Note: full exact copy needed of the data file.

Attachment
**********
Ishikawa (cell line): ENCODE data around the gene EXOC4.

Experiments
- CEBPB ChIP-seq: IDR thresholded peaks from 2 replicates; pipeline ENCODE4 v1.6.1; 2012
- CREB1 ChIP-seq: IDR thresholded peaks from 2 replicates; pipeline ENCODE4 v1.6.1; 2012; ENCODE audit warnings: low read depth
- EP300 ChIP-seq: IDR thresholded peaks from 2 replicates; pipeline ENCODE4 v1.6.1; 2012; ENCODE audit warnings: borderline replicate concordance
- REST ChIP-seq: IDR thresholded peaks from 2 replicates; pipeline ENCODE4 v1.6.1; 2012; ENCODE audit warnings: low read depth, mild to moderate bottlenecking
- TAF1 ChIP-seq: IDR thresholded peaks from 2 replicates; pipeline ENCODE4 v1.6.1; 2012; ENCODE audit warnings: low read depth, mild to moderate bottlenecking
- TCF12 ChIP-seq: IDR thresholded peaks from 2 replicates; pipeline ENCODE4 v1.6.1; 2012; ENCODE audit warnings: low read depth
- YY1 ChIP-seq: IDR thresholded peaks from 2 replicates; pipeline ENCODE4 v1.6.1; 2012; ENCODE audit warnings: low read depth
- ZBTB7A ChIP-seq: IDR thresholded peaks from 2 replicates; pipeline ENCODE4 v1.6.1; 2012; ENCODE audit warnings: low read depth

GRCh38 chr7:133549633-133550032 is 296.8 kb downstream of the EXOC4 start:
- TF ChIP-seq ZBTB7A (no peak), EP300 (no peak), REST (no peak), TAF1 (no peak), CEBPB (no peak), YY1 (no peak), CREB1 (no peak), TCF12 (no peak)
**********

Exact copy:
Ishikawa (cell line): ENCODE data around the gene EXOC4.

Experiments
- CEBPB ChIP-seq: IDR thresholded peaks from 2 replicates; pipeline ENCODE4 v1.6.1; 2012
- CREB1 ChIP-seq: IDR thresholded peaks from 2 replicates; pipeline ENCODE4 v1.6.1; 2012; ENCODE audit warnings: low read depth
- EP300 ChIP-seq: IDR thresholded peaks from 2 replicates; pipeline ENCODE4 v1.6.1; 2012; ENCODE audit warnings: borderline replicate concordance
- REST ChIP-seq: IDR thresholded peaks from 2 replicates; pipeline ENCODE4 v1.6.1; 2012; ENCODE audit warnings: low read depth, mild to moderate bottlenecking
- TAF1 ChIP-seq: IDR thresholded peaks from 2 replicates; pipeline ENCODE4 v1.6.1; 2012; ENCODE audit warnings: low read depth, mild to moderate bottlenecking
- TCF12 ChIP-seq: IDR thresholded peaks from 2 replicates; pipeline ENCODE4 v1.6.1; 2012; ENCODE audit warnings: low read depth
- YY1 ChIP-seq: IDR thresholded peaks from 2 replicates; pipeline ENCODE4 v1.6.1; 2012; ENCODE audit warnings: low read depth
- ZBTB7A ChIP-seq: IDR thresholded peaks from 2 replicates; pipeline ENCODE4 v1.6.1; 2012; ENCODE audit warnings: low read depth

GRCh38 chr7:133549633-133550032 is 296.8 kb downstream of the EXOC4 start:
- TF ChIP-seq ZBTB7A (no peak), EP300 (no peak), REST (no peak), TAF1 (no peak), CEBPB (no peak), YY1 (no peak), CREB1 (no peak), TCF12 (no peak)